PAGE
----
begun in the 1980s but went largely unnoticed until the surge of the 1990s (Mohl, 2003). Between 1990 and 2010, North Carolina had a 944 percent rise in the Latino population (Perreira, 2011). Latinos currently make up 8.4 percent of North Carolina’s population (US Census 2010) having more than doubled in size from 2000 to 2010 (Passel, Cohn, & Hugo Lopez, 2011) reflecting the larger nationwide trend in which Latinos are now the largest minority group having surpassed African Americans (Brown & Lopez, 2013). The majority of Latinos (2/3rds) in North Carolina are from Mexico or have Mexican ancestry; other Latinos in North Carolina are made up of immigrants from El Salvador, Honduras,
Guatemala, and Costa Rica (Gill, 2012, citing 2010 American Community Survey). And still another group of Latinos in North Carolina have moved from other areas in the United States, typically traditional gateway states, in search of new professional and personal opportunities and pointing towards the diversity among people traditionally characterized with the term “Latino” (Hamann & Harklau, 2010).
Changing demographics of the North Carolina classroom. The factors described above have resulted in a dramatic change in the student body population throughout the United States, in which as of 2011, 24 percent of children in public schools were of Latino origin; it is projected that 30 percent will be Latino by 2023 (National Center of Educational Statistics, 2011). This population change has especially been seen in North Carolina schools. In fact, North Carolina had the largest increase in the number of Latino school-aged children between the years of 1990 to 2000 compared to other states (Valencia & Johnson, 2006). The numbers continue to rise-- as of 2011-2012 Latinos made up 13.5 percent of the North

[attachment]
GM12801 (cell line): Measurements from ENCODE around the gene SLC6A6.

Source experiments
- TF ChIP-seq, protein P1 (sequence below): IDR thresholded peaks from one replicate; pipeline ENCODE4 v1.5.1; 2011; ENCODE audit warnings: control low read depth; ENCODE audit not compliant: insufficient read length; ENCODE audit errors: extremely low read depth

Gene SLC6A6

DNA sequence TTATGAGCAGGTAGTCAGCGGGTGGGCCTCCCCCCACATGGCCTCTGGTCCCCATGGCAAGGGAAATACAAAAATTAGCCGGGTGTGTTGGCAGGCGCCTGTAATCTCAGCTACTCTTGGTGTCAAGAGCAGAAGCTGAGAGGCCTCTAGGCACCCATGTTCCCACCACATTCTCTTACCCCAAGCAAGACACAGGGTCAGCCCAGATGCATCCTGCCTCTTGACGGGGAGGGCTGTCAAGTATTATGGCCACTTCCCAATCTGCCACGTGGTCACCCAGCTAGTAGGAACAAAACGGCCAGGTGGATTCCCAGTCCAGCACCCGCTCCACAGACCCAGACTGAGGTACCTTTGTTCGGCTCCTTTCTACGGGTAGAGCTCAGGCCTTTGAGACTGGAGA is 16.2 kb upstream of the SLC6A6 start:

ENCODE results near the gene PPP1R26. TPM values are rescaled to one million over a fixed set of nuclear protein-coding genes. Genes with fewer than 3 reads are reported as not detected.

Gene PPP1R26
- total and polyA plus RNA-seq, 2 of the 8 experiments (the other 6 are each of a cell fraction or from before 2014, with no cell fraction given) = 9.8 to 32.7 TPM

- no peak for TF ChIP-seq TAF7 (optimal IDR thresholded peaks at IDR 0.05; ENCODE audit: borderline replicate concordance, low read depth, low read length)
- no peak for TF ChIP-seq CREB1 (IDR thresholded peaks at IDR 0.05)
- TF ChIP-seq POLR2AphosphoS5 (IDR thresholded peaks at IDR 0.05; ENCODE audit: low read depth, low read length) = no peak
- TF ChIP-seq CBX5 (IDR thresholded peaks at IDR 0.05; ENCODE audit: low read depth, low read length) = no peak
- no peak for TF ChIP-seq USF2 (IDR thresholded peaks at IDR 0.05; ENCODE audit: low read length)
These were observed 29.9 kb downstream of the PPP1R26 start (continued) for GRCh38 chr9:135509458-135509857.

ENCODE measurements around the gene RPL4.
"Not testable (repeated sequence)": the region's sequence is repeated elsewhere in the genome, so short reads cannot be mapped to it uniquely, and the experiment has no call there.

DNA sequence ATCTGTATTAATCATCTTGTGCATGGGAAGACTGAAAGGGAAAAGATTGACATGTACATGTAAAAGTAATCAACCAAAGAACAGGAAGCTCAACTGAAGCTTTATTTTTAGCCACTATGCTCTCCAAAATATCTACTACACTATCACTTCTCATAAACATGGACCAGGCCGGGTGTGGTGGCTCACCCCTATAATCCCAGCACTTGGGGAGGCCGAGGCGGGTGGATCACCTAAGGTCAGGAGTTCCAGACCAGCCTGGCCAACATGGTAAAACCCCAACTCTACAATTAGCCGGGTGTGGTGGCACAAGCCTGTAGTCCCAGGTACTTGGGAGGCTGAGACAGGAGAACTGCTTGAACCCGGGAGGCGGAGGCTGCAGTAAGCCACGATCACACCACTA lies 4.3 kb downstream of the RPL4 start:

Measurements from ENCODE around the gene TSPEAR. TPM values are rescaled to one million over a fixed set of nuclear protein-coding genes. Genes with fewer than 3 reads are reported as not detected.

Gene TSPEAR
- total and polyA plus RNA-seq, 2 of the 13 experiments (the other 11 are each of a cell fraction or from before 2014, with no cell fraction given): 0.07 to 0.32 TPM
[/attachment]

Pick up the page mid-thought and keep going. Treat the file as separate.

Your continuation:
County Schools, the county with the highest Latino enrollment, there were 26,020 Latino/a boys and girls enrolled in public schools in 2011-2012 with 205,427 Latino/a students state-wide (North Carolina Department of Public Instruction, 2012).
The change in student body to include Latino/a students is significant in North Carolina where in the majority of its communities, race had been largely defined as white/ black dichotomy. Furthermore, prior to the 1980s with the influx of Latino/a workers into the state, language diversity had been almost non-existent. Now, however, schools face new challenges as they scramble to add programs and change practices to meet the linguistic needs of its changing student body. The demographic changes to the state, in effect, have disrupted the way people conceive of diversity in schools to include cultural and linguistic differences.
The historical reasons behind the new Latino Diaspora. The reasons behind the new Latino Diaspora, that is, the rapid rise in immigration of Latinos and their settling in
Chicago to places as far flung as Statesville, North Carolina and Russellville, Alabama (Mohl, 2003). Billboards in Tijuana, Mexico as late as 2002 advertised, “Mucho Trabajo en Russellville, Alabama” (Much work in Russellville, Alabama) (Mohl, 2003, p. 35).
Jeff Popke (2011) pointed to neoliberalism as a leading factor in reshaping the Latino transnationalism in the United States as well as the current backlash against immigrants which he described as “…a deep sense of disquiet over the increasing presence of ‘others’ within the community” (p. 243). Krista Perreira (2011) agreed that the anti-immigrant hostility in traditional gateway states has also factored into the relocation of immigrant families to North Carolina and other states in the South that offer more rural and suburban areas where “immigrants hoped to escape gang violence, expensive and crowded housing arrangements, and poor schools” (p. 269).